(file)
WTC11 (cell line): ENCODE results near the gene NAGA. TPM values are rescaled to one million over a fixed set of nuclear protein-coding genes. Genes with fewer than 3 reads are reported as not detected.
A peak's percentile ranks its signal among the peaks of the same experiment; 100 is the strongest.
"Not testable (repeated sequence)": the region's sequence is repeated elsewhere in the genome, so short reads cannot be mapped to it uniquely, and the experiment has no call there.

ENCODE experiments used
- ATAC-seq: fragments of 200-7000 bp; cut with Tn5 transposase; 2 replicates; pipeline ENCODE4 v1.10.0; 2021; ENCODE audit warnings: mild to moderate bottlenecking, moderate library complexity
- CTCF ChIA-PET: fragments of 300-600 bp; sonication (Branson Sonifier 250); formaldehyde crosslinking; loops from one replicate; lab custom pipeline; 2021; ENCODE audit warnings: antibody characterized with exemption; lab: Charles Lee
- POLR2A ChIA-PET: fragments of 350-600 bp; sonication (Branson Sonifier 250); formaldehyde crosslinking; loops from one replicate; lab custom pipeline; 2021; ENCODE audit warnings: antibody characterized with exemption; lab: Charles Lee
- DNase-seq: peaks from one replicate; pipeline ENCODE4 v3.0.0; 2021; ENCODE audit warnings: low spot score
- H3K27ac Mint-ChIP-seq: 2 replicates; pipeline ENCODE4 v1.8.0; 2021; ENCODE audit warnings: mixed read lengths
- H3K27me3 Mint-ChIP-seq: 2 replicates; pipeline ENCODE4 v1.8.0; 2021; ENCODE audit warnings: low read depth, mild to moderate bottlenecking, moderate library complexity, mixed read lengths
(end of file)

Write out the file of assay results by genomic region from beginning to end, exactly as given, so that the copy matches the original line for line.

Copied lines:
WTC11 (cell line): ENCODE results near the gene NAGA. TPM values are rescaled to one million over a fixed set of nuclear protein-coding genes. Genes with fewer than 3 reads are reported as not detected.
A peak's percentile ranks its signal among the peaks of the same experiment; 100 is the strongest.
"Not testable (repeated sequence)": the region's sequence is repeated elsewhere in the genome, so short reads cannot be mapped to it uniquely, and the experiment has no call there.

ENCODE experiments used
- ATAC-seq: fragments of 200-7000 bp; cut with Tn5 transposase; 2 replicates; pipeline ENCODE4 v1.10.0; 2021; ENCODE audit warnings: mild to moderate bottlenecking, moderate library complexity
- CTCF ChIA-PET: fragments of 300-600 bp; sonication (Branson Sonifier 250); formaldehyde crosslinking; loops from one replicate; lab custom pipeline; 2021; ENCODE audit warnings: antibody characterized with exemption; lab: Charles Lee
- POLR2A ChIA-PET: fragments of 350-600 bp; sonication (Branson Sonifier 250); formaldehyde crosslinking; loops from one replicate; lab custom pipeline; 2021; ENCODE audit warnings: antibody characterized with exemption; lab: Charles Lee
- DNase-seq: peaks from one replicate; pipeline ENCODE4 v3.0.0; 2021; ENCODE audit warnings: low spot score
- H3K27ac Mint-ChIP-seq: 2 replicates; pipeline ENCODE4 v1.8.0; 2021; ENCODE audit warnings: mixed read lengths
- H3K27me3 Mint-ChIP-seq: 2 replicates; pipeline ENCODE4 v1.8.0; 2021; ENCODE audit warnings: low read depth, mild to moderate bottlenecking, moderate library complexity, mixed read lengths